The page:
Friday, August 10, 2007

The Bark of the Aardvark

Abu Aardvark complains
Ambassador Crocker and General Petraeus are actually working at cross-purposes. Petraeus's military 'successes' and local initiatives come at the expense of the national political track, not in support of it...

Crocker's job is to encourage political reconciliation at the national level, which has been the Bush administration's stated goal from the start and which was the declared goal of the 'surge'...Petraeus's strategy thus far has been to work at the local level. His signature initiative to date, the arming and tactical alignment with Sunni tribes and former insurgents, largely ignores the Iraqi state.

They aren't working at cross-purposes, exactly. By appealing to Iraqis more directly, Petraeus is moving the entire table.

It's a little like the medieval practice of circuit courts: by demonstrating that Iraqis can get better results at the hands of the Americans rather than their own government, the U.S. increases its credibility among the populace, just as English citizens' discovery that they received better justice at the hands of the King's servants' rather than their local lords increased loyalty to the King.

Maliki can no longer drive out the Sunni populace by withholding state funds from them and turning a blind eye (at best) to the Shia militias and the Al-Qaeda groups used to justify their existence. The root problem, I guess, is in the Iraqi Arab winner-take-all approach to government, no matter if it is democratic or not. Just look at how a Saddam-era law was revived to protect government ministers AND their entourage from prying eyes, once again enabling high-level corruption.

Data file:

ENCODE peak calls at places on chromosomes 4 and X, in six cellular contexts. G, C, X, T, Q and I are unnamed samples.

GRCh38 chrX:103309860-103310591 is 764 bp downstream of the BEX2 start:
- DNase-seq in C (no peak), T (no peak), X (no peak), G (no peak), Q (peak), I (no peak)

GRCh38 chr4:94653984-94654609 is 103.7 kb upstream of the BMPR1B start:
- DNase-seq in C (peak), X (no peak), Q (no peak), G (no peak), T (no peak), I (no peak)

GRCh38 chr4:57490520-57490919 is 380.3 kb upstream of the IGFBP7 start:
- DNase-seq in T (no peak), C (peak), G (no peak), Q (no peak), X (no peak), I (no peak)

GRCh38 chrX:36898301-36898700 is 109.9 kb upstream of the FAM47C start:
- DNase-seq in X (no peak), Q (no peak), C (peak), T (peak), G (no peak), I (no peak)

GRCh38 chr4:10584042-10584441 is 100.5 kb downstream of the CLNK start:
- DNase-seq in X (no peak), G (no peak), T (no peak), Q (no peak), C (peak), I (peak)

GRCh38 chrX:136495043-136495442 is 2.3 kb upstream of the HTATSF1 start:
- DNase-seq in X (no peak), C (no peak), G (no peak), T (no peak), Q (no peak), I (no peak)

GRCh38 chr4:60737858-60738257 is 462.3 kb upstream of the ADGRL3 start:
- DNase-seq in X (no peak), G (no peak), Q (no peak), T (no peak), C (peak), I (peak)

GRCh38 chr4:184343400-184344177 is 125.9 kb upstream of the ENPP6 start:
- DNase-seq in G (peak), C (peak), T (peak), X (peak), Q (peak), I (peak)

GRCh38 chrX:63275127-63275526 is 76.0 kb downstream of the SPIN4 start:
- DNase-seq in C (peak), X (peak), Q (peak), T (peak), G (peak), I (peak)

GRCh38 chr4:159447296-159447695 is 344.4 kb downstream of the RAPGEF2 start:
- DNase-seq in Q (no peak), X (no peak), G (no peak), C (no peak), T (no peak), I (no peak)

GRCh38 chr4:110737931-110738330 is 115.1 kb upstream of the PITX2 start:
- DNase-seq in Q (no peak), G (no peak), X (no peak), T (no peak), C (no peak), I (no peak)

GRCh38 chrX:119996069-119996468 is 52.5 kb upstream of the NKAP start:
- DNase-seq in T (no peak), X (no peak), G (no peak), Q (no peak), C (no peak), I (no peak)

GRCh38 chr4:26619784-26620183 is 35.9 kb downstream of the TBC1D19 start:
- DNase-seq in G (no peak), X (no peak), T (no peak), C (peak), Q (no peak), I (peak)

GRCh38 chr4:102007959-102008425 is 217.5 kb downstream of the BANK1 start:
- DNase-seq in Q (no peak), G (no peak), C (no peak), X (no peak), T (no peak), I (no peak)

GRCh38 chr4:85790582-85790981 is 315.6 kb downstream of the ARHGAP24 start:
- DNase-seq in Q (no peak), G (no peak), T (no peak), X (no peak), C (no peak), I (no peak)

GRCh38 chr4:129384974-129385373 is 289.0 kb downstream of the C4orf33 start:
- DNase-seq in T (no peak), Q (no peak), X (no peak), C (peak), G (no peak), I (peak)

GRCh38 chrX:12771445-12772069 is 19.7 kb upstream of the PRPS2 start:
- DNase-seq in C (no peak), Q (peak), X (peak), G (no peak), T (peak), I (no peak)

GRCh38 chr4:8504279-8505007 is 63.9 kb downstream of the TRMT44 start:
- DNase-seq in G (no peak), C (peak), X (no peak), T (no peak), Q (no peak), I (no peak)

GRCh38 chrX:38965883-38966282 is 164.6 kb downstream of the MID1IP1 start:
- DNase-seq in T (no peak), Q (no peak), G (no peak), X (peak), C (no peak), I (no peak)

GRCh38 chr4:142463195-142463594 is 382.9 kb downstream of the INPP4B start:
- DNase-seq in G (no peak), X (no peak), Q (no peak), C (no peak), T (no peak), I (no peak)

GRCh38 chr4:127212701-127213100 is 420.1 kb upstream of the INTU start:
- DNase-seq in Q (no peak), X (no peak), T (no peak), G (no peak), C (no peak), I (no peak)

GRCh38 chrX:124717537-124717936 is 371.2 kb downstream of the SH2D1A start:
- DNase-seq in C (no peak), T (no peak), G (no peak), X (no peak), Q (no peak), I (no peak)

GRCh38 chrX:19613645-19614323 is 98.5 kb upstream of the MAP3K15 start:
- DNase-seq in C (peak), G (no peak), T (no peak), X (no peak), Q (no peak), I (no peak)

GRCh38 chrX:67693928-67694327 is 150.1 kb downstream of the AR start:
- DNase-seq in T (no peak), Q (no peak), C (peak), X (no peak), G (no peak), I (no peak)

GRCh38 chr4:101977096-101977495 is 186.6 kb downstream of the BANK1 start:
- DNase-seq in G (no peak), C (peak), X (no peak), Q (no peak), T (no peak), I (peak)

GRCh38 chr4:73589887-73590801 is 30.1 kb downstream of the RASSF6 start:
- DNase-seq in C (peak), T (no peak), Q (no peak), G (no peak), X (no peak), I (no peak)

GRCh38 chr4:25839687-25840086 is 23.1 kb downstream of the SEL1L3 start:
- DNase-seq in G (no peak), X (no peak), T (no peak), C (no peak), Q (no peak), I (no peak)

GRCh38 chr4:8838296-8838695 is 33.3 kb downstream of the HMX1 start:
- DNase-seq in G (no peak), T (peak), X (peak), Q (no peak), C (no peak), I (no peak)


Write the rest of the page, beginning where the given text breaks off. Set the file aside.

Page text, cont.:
If Maliki and his ilk refuse to change their purposes very soon, answers to these problems can only be found at the political, not diplomatic, level. Possibly the U.S. could help by taking a more active role in the Iraqi political process, openly pointing out Maliki's failures and proposing that Iraqis support a government that truly embraces the country, rather than sectarian desires. Perhaps the U.S. can encourage the development of local leaders, especially those who have become prominent in the wake of The Surge. These can then band together and, because of their popularity, apply pressure to the "national" government, or start a national campaign themselves.

This makes the success of The Surge more important than ever. Not only must Al-Qaeda be dealt with, but the Shia militants as well, to better forestall any campaign to silence or assassinate moderate Shia leaders by militant extremists of any stripe.

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